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Love's Mansion
     

Love's Mansion

by Paul West
 

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"West has been for several decades one of the most consistently brilliant lyrical writers in America."—Frederick Busch, The Chicago Tribune
It is the early part of the century. Two childhood sweethearts are growing up in provincial England, with dreams of making a life together despite the boy's low standing and the girl being of the haute bourgeoisie. In

Overview

"West has been for several decades one of the most consistently brilliant lyrical writers in America."—Frederick Busch, The Chicago Tribune
It is the early part of the century. Two childhood sweethearts are growing up in provincial England, with dreams of making a life together despite the boy's low standing and the girl being of the haute bourgeoisie. In an act of youthful desperation, the boy, Harry, decides to overcome his origins by becoming a hero in the Great War. But he comes home not a hero, but blinded. How can he embrace his virginal, serious minded Hilly are enjoying the delectable ravishments of his lascivious nurse, Sister Binche? How does this couple survive the grave disillusionments of life and love?
This is the personal novel West fans have been waiting for. An ode to the author's parents, who were the models for Hilly and Harry, Love's Mansion pulls back the cover's on West's beginnings as a son and as a writer.

Editorial Reviews

Publishers Weekly - Publisher's Weekly
After a slow start and an initial lack of drama, this novel--cast as a family memoir--gains momentum and appeal. West ( The Women of Whitechapel ; Lord Byron's Doctor ) re-creates his parents' lives through the fictional device of their shadowy son Clive Moxon, who with guilty compulsiveness peers into the ``skewed kaleidoscope'' of the past to spy on his parents, Hereward and Hildred, aka Harry and Hilly, and imagine their secret lives. Growing up in the sleepy English village of Exington, Harry, a coal miner's son, is mystically entranced by Hilly, a gifted pianist and daughter of a well-to-do butcher. World War I, which Harry joins at 16 (Hilly is 20) is the novel's turning point. The boy soldier's combat duty, his painful blinding by shrapnel (he regains his sight in one eye), his sexual ravishing in the hospital by an exquisitely wanton nurse whom he cannot see: in Clive's creative retrospect, these prove to be the peak experiences of Harry's life. From there he descends to a humdrum, hidebound existence: a repressed marriage to the prim Hilly, the birth of their children, his nostalgic reliving of the hell of war through tales he tells to Clive. All these are handled with consummate sensitivity. West packs his hard-breathing prose with dense detail; his rich and rolling style can fatigue but at its best it invigorates. (Sept.)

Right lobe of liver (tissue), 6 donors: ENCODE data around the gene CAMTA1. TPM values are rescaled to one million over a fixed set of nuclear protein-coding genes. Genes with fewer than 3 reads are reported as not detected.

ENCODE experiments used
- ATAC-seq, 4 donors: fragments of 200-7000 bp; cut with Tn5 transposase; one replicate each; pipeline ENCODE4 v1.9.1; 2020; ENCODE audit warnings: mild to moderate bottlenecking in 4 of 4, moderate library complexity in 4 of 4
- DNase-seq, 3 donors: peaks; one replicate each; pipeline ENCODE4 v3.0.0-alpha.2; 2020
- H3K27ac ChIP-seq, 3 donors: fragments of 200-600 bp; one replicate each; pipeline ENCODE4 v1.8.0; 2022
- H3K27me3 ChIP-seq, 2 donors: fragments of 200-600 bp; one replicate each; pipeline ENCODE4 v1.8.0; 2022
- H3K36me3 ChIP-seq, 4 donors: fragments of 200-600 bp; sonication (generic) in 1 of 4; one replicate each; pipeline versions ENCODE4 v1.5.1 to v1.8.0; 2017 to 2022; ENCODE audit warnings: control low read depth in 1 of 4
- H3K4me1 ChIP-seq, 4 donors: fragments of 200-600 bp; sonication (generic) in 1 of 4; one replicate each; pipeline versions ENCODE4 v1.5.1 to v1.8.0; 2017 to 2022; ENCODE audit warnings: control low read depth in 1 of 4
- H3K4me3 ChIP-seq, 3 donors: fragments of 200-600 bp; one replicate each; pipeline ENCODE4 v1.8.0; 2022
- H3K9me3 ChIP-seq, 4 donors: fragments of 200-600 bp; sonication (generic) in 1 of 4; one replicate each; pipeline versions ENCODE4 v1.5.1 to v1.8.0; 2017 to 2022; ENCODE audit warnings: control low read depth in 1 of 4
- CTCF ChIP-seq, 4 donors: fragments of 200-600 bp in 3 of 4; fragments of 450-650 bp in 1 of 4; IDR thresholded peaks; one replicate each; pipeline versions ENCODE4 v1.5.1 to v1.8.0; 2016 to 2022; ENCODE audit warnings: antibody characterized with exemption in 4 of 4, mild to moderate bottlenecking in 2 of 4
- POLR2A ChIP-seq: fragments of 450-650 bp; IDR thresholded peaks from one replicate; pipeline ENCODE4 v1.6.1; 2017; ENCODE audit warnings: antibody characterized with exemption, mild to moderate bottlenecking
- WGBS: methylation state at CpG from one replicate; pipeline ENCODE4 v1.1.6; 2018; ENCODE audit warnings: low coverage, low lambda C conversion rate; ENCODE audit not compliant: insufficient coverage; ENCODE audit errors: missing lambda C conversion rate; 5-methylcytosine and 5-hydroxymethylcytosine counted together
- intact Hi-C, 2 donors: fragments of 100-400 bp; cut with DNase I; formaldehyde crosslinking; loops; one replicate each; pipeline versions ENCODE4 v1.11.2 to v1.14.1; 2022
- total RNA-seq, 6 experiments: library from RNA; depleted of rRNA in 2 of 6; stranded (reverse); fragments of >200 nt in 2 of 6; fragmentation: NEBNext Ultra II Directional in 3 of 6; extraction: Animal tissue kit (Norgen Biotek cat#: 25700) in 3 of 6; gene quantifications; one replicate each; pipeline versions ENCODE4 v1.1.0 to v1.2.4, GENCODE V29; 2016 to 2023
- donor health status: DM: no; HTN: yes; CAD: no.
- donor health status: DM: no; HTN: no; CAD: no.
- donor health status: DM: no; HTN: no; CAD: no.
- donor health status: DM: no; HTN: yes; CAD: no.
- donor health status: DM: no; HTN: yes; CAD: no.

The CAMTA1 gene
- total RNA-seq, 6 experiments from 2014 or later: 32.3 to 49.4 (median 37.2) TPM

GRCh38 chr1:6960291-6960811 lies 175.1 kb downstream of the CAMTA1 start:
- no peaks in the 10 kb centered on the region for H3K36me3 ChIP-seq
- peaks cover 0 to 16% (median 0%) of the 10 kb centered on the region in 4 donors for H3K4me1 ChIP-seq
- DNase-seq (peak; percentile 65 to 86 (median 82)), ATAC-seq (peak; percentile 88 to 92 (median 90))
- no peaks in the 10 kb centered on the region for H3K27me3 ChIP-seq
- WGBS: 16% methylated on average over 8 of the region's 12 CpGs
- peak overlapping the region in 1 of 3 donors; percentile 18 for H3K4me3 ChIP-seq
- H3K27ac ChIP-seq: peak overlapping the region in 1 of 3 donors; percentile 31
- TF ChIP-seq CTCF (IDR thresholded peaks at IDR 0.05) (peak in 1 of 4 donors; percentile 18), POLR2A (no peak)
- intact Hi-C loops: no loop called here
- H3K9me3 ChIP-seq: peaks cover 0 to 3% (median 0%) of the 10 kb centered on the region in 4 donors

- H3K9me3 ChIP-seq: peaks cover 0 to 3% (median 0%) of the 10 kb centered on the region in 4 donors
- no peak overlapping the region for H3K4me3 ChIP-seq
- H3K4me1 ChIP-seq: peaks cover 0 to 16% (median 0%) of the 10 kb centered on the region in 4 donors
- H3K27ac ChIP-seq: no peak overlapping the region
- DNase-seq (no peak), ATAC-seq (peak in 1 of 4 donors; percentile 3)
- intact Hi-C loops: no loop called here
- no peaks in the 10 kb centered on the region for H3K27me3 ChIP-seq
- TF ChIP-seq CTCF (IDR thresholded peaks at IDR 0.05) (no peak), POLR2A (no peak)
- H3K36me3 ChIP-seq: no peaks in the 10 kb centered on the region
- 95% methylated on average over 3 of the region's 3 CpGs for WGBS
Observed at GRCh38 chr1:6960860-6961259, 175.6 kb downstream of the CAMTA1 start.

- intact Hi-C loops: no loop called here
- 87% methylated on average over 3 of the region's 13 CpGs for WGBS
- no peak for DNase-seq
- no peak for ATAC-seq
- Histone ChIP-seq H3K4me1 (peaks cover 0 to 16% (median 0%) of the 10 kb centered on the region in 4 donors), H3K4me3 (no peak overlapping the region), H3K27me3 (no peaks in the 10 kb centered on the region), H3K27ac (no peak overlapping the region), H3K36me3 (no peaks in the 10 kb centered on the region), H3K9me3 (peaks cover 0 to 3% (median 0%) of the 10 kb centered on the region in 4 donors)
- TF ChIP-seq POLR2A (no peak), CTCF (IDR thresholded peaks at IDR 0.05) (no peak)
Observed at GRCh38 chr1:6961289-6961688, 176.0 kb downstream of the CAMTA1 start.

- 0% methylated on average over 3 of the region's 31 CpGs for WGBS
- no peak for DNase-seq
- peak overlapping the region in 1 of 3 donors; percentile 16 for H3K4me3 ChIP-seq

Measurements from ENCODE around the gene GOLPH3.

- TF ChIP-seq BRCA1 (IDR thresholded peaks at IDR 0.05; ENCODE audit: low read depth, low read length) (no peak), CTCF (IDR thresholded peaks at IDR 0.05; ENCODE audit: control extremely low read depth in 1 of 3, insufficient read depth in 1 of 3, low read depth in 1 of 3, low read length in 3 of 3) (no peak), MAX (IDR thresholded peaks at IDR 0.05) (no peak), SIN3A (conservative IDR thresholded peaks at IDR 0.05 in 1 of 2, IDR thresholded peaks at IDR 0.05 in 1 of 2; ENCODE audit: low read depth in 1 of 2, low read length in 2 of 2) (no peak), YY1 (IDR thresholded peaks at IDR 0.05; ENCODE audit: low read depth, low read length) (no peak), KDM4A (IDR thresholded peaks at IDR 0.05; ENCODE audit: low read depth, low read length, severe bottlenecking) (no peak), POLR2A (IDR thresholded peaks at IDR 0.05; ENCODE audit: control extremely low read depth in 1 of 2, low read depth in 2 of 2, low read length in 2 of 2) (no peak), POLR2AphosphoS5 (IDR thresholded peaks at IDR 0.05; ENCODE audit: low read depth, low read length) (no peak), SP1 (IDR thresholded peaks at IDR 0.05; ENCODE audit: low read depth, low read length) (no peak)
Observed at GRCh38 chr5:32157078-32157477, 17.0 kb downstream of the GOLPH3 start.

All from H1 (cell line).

Library Journal
One expects something unusual in a West novel ( The Women of Whitechapel & Jack the Ripper , LJ 3/1/91; Lord Byron's Doctor , LJ 9/1/89), and Love's Mansion is no exception. Set in England, the story moves from the late Victorian era to mid-century, telling the story of two lovers, Harry and Hilly, whose lives are irrevocably changed by World War I. Tantalizingly, the novel is told from the viewpoint of the couple's son, who must look back in time, guessing at motives, imagining dialog, intuiting emotions. Clive is obsessed with understanding the relationship between his parents, even though he realizes that the truth is ultimately unknowable. West is an exuberant user of language, building his characters from an intricate mosaic of emotions, thoughts, and description. His emphasis on ideas--for example, a discussion of the nature of music runs through the book--makes this a title for readers who like a challenge. Buy if you have an active ``critic's choice'' section.-- Beth Ann Mills, New Rochelle P.L., N.Y.

Product Details

ISBN-13:
9780879515034
Publisher:
The Overlook Press
Publication date:
09/28/1993
Edition description:
Reprint
Pages:
348
Product dimensions:
5.40(w) x 8.00(h) x 1.10(d)

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